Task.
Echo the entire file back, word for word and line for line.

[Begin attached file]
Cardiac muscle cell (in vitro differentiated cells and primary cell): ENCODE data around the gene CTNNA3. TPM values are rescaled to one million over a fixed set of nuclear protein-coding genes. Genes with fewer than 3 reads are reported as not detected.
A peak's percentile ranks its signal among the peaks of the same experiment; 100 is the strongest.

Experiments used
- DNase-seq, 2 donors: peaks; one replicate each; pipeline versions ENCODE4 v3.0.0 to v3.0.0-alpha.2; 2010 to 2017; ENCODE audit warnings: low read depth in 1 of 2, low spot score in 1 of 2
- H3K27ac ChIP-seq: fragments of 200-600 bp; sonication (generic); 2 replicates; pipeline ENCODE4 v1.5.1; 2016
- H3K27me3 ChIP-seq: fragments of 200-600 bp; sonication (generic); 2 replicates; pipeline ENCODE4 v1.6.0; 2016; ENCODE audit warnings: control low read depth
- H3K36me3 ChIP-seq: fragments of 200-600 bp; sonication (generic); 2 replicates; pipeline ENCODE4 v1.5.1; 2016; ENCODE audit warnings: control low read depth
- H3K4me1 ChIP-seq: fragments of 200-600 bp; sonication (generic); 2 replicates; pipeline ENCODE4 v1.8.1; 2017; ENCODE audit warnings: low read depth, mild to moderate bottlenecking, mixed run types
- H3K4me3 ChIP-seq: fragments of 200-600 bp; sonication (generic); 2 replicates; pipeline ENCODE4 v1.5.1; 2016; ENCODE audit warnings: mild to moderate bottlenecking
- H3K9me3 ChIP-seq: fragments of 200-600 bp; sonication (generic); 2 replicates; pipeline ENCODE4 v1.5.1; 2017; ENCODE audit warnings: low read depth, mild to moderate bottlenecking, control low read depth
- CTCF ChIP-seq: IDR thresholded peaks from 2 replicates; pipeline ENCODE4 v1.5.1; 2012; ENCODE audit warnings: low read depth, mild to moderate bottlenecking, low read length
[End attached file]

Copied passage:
Cardiac muscle cell (in vitro differentiated cells and primary cell): ENCODE data around the gene CTNNA3. TPM values are rescaled to one million over a fixed set of nuclear protein-coding genes. Genes with fewer than 3 reads are reported as not detected.
A peak's percentile ranks its signal among the peaks of the same experiment; 100 is the strongest.

Experiments used
- DNase-seq, 2 donors: peaks; one replicate each; pipeline versions ENCODE4 v3.0.0 to v3.0.0-alpha.2; 2010 to 2017; ENCODE audit warnings: low read depth in 1 of 2, low spot score in 1 of 2
- H3K27ac ChIP-seq: fragments of 200-600 bp; sonication (generic); 2 replicates; pipeline ENCODE4 v1.5.1; 2016
- H3K27me3 ChIP-seq: fragments of 200-600 bp; sonication (generic); 2 replicates; pipeline ENCODE4 v1.6.0; 2016; ENCODE audit warnings: control low read depth
- H3K36me3 ChIP-seq: fragments of 200-600 bp; sonication (generic); 2 replicates; pipeline ENCODE4 v1.5.1; 2016; ENCODE audit warnings: control low read depth
- H3K4me1 ChIP-seq: fragments of 200-600 bp; sonication (generic); 2 replicates; pipeline ENCODE4 v1.8.1; 2017; ENCODE audit warnings: low read depth, mild to moderate bottlenecking, mixed run types
- H3K4me3 ChIP-seq: fragments of 200-600 bp; sonication (generic); 2 replicates; pipeline ENCODE4 v1.5.1; 2016; ENCODE audit warnings: mild to moderate bottlenecking
- H3K9me3 ChIP-seq: fragments of 200-600 bp; sonication (generic); 2 replicates; pipeline ENCODE4 v1.5.1; 2017; ENCODE audit warnings: low read depth, mild to moderate bottlenecking, control low read depth
- CTCF ChIP-seq: IDR thresholded peaks from 2 replicates; pipeline ENCODE4 v1.5.1; 2012; ENCODE audit warnings: low read depth, mild to moderate bottlenecking, low read length